Popular posts from this blog

The Pinching Beetle, a rather brutish looking bug

The world is awash in beetles, and they come in all shapes and sizes. Few of them can match the intimidation factor of a Pinching Beetle, Lucanus capreolus, though. Those formidable looking mandibles look like they could slice off a finger.

Today was one of those coolly diverse days. I started off down in Fayette County, visiting the farm of a friend. He has restored about 25 acres of wetlands, and the response by the animal community has been nothing short of phenomenal. Blizzards of dragonflies of many species, amphibians galore, and nesting Blue-winged Teal, Pied-billed Grebe, and Sora. Among MANY other things. And all in a short two years. Add water and they will come.

Then, working my way home, I ducked into a Madison County cemetery that has a thriving population of Thirteen-lined Ground Squirrels, and shot images of our native prairie dog. Then, I stopped at a spot along Little Darby Creek, waded on in, and procured some pretty nice shots of various stream bluets and dancers. …

Calliope Hummingbird in central Ohio!

A hatch-year male Calliope Hummingbird strikes a pose. Small but tough, the hummingbird was feeding actively yesterday in 39 F temperatures. It frequents feeders and gardens at a home in Delaware County, Ohio, about a half-hour north of Columbus.

Fortunately, the wayward hummer appeared at the home of Tania and Corey Perry. Tania is a birder, and knew right away that the hummingbird was something special. For a while, the identification was up in the air, which isn't surprising. The Calliope Hummingbird used to be placed in its own genus, Stellula, but has recently been submerged into the genus Selasphorus, which includes Allen's, Broad-tailed, and Rufous hummingbirds. The latter two, especially, are quite similar to the Calliope in subadult plumage. Rufous is the default "vagrant" hummingbird here, with dozens of records and birds turning up annually. There is but one Ohio record of Allen's Hummingbird, from late fall/early winter 2009. Ditto the Calliope Hummi…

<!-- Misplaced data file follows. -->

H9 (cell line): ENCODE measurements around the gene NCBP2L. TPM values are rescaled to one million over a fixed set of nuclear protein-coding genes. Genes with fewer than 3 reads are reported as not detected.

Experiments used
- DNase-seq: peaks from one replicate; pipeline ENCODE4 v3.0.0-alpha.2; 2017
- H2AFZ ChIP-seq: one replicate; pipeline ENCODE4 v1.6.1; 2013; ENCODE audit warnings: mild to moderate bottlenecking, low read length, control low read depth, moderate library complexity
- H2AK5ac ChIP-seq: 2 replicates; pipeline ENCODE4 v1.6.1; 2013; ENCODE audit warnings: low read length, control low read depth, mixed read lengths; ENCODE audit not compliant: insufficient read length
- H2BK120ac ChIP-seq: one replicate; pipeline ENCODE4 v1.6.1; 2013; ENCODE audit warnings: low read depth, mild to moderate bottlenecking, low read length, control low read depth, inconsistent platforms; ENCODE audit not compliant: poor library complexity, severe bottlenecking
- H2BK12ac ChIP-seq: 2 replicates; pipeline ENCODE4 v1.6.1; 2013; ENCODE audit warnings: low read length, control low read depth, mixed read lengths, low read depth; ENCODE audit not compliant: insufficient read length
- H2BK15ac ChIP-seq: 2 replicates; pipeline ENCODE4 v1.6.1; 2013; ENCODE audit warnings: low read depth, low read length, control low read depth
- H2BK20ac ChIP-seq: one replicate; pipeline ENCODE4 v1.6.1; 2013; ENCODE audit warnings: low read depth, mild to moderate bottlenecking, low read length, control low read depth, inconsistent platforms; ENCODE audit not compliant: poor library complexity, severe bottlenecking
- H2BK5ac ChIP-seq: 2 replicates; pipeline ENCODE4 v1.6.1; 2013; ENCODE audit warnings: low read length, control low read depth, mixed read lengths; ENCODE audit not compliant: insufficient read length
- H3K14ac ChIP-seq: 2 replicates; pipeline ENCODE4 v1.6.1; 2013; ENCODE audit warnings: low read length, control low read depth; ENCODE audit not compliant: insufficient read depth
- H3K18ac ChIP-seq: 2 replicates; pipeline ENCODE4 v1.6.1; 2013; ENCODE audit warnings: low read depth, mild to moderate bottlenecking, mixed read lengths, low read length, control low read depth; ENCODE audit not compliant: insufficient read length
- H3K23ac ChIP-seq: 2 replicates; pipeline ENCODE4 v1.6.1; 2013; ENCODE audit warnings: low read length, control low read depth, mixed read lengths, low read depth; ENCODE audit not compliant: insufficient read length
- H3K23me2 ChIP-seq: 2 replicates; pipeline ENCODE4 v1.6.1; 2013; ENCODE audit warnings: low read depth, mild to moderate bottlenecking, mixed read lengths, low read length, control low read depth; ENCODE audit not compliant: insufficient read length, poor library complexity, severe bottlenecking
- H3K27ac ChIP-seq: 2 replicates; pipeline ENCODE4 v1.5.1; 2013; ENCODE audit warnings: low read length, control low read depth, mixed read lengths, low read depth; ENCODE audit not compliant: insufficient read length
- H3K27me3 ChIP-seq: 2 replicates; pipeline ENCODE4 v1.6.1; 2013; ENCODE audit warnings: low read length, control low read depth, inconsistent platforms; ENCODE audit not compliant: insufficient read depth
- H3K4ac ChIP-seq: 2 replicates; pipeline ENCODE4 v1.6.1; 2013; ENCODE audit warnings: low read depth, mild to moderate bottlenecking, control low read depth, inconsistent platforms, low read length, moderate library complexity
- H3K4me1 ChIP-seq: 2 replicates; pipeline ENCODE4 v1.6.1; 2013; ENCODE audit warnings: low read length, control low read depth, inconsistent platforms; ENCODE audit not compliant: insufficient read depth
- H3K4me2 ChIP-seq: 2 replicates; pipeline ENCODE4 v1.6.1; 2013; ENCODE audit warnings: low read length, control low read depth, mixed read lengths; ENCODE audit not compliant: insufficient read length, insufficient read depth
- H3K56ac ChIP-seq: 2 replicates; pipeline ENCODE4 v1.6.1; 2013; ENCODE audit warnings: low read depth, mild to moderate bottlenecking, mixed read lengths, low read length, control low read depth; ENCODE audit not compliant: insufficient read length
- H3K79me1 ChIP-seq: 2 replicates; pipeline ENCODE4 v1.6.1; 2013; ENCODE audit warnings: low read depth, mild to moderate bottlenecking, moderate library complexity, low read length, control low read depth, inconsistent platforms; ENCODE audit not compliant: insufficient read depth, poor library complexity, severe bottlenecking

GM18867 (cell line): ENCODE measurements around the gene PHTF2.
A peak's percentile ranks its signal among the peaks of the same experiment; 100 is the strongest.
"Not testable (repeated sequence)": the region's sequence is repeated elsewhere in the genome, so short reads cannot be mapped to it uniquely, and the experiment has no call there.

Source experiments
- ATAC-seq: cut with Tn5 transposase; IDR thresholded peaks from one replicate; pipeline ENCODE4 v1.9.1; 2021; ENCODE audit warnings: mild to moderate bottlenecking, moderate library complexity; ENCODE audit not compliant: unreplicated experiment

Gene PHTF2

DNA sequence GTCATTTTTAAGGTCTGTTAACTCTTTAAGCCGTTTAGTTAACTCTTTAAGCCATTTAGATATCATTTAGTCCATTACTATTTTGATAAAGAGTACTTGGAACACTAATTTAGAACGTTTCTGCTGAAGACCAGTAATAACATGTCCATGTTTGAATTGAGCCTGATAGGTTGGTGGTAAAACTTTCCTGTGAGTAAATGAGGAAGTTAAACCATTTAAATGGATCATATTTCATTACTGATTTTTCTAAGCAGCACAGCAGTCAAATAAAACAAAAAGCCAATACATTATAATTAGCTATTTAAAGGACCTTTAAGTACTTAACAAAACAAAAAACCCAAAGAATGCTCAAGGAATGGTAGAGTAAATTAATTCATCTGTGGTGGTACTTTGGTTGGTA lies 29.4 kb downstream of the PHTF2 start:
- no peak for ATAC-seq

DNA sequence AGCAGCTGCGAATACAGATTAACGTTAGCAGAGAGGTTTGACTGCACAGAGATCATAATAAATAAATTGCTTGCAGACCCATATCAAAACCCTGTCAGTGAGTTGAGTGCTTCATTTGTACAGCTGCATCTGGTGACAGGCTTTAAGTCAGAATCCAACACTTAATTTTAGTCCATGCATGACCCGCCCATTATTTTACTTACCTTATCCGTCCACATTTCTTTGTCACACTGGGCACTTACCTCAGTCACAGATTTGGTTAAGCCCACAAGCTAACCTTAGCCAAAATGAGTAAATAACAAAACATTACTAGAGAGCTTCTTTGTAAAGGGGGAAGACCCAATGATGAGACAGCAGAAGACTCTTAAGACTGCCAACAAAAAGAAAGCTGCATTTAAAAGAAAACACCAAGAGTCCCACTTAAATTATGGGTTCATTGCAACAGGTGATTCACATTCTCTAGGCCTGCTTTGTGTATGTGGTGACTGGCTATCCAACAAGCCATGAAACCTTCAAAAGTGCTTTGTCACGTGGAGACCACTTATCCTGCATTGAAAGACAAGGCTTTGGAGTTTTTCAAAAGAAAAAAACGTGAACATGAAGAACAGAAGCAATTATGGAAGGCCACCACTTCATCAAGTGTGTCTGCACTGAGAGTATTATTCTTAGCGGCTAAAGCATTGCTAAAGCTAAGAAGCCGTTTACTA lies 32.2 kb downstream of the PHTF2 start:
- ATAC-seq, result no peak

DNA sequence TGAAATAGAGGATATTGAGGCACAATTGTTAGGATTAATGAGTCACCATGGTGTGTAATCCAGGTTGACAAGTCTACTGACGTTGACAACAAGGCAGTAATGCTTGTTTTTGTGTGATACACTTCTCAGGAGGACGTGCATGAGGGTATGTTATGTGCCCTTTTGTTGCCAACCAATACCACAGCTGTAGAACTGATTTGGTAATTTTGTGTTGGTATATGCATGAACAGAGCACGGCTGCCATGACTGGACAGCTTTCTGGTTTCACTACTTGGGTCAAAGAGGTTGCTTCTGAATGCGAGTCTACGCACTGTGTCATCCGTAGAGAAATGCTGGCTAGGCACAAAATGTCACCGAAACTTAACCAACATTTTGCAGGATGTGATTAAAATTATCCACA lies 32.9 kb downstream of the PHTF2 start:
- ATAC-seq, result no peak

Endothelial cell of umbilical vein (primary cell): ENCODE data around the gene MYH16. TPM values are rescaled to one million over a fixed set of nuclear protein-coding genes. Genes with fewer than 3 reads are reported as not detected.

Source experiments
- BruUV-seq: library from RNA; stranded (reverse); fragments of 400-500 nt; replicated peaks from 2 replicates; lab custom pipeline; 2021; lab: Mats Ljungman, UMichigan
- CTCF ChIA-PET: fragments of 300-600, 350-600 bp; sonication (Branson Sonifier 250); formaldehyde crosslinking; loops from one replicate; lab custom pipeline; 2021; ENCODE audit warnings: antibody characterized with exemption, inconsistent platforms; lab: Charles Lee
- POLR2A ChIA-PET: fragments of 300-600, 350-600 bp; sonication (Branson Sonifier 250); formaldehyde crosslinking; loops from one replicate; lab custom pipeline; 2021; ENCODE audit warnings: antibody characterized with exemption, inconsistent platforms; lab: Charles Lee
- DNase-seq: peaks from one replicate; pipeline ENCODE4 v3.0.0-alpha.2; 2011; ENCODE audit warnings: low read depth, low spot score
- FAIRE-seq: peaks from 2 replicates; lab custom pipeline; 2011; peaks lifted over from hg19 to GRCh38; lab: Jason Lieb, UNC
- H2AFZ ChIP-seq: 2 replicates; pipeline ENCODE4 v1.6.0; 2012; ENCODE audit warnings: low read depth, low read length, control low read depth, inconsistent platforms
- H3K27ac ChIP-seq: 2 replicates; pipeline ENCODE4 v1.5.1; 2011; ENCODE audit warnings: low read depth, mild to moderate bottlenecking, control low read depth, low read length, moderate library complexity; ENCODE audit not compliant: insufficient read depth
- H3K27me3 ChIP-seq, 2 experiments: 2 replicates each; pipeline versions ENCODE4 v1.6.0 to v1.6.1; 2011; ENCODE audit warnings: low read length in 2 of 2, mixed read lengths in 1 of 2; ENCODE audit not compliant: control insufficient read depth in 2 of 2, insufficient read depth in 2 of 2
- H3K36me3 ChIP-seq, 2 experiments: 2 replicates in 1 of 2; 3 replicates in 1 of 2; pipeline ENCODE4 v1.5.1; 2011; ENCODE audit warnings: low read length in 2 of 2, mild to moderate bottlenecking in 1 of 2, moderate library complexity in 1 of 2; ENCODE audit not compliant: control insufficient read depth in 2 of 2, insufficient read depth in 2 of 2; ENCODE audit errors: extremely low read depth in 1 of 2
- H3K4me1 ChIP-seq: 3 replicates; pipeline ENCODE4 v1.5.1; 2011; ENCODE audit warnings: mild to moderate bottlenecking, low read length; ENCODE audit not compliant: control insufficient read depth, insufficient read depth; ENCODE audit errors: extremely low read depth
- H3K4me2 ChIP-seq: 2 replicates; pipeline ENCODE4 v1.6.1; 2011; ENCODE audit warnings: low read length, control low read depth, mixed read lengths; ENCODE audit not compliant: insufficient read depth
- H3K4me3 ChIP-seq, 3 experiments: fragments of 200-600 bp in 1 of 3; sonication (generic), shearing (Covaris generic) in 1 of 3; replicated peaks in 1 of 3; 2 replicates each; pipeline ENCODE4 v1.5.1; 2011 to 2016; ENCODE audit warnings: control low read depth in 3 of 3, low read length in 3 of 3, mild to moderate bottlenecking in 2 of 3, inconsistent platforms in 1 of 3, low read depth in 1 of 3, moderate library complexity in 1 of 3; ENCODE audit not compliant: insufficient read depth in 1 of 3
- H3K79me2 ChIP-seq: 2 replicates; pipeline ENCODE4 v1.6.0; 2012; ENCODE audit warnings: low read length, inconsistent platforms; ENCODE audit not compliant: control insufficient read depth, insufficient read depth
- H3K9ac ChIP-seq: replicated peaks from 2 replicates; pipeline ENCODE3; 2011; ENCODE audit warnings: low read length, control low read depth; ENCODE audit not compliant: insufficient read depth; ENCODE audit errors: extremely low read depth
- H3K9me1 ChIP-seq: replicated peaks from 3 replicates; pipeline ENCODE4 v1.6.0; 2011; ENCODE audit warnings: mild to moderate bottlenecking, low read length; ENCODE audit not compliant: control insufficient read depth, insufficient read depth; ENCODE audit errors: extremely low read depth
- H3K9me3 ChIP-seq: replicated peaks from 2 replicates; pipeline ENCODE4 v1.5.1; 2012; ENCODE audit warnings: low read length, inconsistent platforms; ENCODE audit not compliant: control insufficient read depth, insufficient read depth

Ballooning spiders

Fear not, ye arachnophobes. The subject of this entry is indeed about spiders, but the star of the show is about as cute as a spider can get. And you'll want to know what we're about to learn...

On my recent West Virginia foray, we were strolling down a seldom-used lane, when a bright yellow object caught our eye. It was a goldenrod crab spider, Misumena vatia, on top of a post! Not only that, she - it is a girl - was acting extraordinarily goofy. The spider would stilt up as high as she could go on her legs, weave back and forth, jig side to side, and otherwise engage in what appeared to be spider break-dancing.

Click the pic for expansion, and you can see two columns of silk issuing from her spinnerets. This is an important point, as we set about determining what this non-web-making spider is doing.


So fixated was our spider on her task that she even rejected what would seem to me to be a perfectly scrumptious meal. This little caterpillar climbed rapidly up the post and dire…